positive cultures in 14–37% of COPD patients [14
]. In general, culture procedures are not standardized, and the use of different media and methodologies makes it hard to compare different studies. On the basis of a recent report that emphasized the use of larger inocula for fungal culture, we compared sputum volumes of 10 μL and 100 μL [20
]. Indeed, we found a higher A. fumigatus
culture yield by plating 100 μL of the samples. Nevertheless, the lack of standardization and low sensitivity urges the need for other detection methods.
An attractive, alternative method is the detection of galactomannan on sputum samples. On bronchoalveolar lavage fluid, a galactomannan value of 0.5 is suggestive of the presence of A. fumigatus
, although this cut-off is under debate. Kimura et al. reported 1.2 as the optimal sputum galactomannan cut-off to diagnose invasive aspergillosis in haematological patients [21
], whereas Baxter et al. used the 0.5 cut-off for Aspergillus
positivity in adult CF sputum samples [22
]. Recently, the sputum galactomannan results of patients with chronic pulmonary aspergillosis and allergic bronchopulmonary aspergillosis were found to be much higher, with a cut-off above 6.5 for diagnosis [23
]. Our study, which used a comparable homogenization of the samples as the latter, found ODI values in the same range. Furthermore, we validated these results with negative and positive controls, which were confirmed by culture and PCR. Despite the higher median galactomannan ODI in COPD patients with bronchiectasis, our study was not able to define an appropriate cut-off. The median coefficient of variation to evaluate inter-assay difference was acceptable, although we are aware that the inter-assay difference was not optimal for some of our samples.
A. fumigatus PCR after automated DNA extraction was less sensitive than culture and galactomannan detection on COPD sputum samples. Although the performance is good for clear, liquid samples, our in-house protocol was not suitable for sputum samples, as it does not apply mechanical forces prior to fungal DNA extraction. Manual DNA extraction with MycXtra, which includes bead-beating, performed much better in five additionally collected positive control samples. Since this method required a high sample volume, we were not able to apply this on the other, previously collected study samples. Furthermore, manual extraction is labor-intensive and not suited for large laboratories handling many samples on a daily basis. Any protocol for fungal DNA extraction and PCR on sputum needs further optimization prior to its clinical use.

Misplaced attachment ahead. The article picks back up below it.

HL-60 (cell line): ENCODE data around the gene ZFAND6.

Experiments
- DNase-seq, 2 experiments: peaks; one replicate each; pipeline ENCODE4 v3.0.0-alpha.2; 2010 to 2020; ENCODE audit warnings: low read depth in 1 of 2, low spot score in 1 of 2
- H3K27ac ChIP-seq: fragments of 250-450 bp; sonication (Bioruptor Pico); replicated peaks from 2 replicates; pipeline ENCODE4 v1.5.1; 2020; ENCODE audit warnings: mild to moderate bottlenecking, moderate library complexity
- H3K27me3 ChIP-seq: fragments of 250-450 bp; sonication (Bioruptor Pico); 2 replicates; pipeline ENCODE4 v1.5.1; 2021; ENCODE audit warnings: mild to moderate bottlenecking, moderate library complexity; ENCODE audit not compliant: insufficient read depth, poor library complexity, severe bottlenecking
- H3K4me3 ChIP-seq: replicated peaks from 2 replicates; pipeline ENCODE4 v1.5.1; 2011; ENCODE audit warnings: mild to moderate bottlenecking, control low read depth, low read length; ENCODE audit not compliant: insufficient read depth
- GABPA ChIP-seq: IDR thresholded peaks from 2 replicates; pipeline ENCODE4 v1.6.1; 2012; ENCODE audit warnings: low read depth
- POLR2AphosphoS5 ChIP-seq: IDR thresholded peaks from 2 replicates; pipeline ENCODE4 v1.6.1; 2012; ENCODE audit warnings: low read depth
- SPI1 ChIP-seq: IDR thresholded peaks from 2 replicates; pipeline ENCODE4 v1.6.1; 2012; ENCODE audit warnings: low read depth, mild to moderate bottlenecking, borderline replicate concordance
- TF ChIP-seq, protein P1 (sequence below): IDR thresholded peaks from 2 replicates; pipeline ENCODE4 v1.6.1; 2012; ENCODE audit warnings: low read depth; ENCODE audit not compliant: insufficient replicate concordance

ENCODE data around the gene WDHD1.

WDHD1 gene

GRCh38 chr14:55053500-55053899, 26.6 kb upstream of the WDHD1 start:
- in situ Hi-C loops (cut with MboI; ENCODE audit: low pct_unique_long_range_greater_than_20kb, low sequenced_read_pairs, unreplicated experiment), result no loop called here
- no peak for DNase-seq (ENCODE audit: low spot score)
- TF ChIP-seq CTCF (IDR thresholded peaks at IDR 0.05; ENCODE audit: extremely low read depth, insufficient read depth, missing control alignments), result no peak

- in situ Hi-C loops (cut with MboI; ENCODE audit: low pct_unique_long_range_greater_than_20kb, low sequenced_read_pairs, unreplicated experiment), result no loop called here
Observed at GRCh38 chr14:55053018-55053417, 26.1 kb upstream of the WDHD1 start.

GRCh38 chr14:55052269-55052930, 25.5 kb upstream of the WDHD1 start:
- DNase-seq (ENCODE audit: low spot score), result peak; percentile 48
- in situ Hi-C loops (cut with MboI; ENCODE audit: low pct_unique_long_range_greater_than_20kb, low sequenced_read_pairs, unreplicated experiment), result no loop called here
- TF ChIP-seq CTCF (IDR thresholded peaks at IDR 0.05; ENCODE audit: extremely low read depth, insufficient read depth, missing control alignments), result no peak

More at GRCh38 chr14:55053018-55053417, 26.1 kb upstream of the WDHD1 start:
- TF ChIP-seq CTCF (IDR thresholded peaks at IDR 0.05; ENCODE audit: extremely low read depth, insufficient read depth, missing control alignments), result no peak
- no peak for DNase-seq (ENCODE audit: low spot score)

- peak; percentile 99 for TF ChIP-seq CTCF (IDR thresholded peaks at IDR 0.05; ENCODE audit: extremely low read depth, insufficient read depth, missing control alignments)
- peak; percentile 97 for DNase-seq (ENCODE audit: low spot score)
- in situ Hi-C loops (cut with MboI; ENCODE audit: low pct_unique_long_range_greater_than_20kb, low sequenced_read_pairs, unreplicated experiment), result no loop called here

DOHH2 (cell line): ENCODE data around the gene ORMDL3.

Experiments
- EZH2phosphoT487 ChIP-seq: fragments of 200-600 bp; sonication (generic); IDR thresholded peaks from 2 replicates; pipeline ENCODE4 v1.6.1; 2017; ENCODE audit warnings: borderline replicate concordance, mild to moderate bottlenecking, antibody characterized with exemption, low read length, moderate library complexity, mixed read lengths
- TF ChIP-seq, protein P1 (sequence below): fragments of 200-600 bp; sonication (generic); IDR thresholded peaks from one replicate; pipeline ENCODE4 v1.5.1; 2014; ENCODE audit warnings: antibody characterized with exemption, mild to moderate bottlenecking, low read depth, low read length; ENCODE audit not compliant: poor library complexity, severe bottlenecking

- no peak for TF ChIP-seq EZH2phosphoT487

CS temper the innate immune response, thereby permitting A. fumigatus
to persist and proliferate. In our study, systemic administration of CS was significantly associated with higher sputum galactomannan values, particularly in patients with COPD–bronchiectasis overlap. These findings contrast with the study of Huerta et al. in which no association was found between Aspergillus
cultures and oral CS [14
]. Differences in the studied population or in the dose of CS administered prior to the analysis may explain these discrepancies. As the large majority of our study subjects on CS received high doses in the context of acute exacerbation (40 mg prednisolone), dose–response relationships could not be studied. Together, our data suggest that systemic CS induce a pronounced and rapid growth of residing A. fumigatus
in the airways, which may predispose to sensitization, bronchiectasis development, or fungal infection. A local deposition of CS via inhalation may have similar effects. Bafadhel et al. found that COPD patients with A. fumigatus
-positive culture were on higher doses of inhaled CS compared with culture-negative patients [19
]. However, the significance of this association was weak and could not be confirmed by others [14
] nor by our analysis.
Although this study does not allow us to attribute causality, our findings support the hypothesis that A. fumigatus
contributes to the development and/or progression of bronchiectasis in COPD. We recently showed that the sensitization to specific A. fumigatus
allergens was associated with the presence of bronchiectasis in COPD [5
]. Next to an upregulation of the Th2 pathway, Aspergillus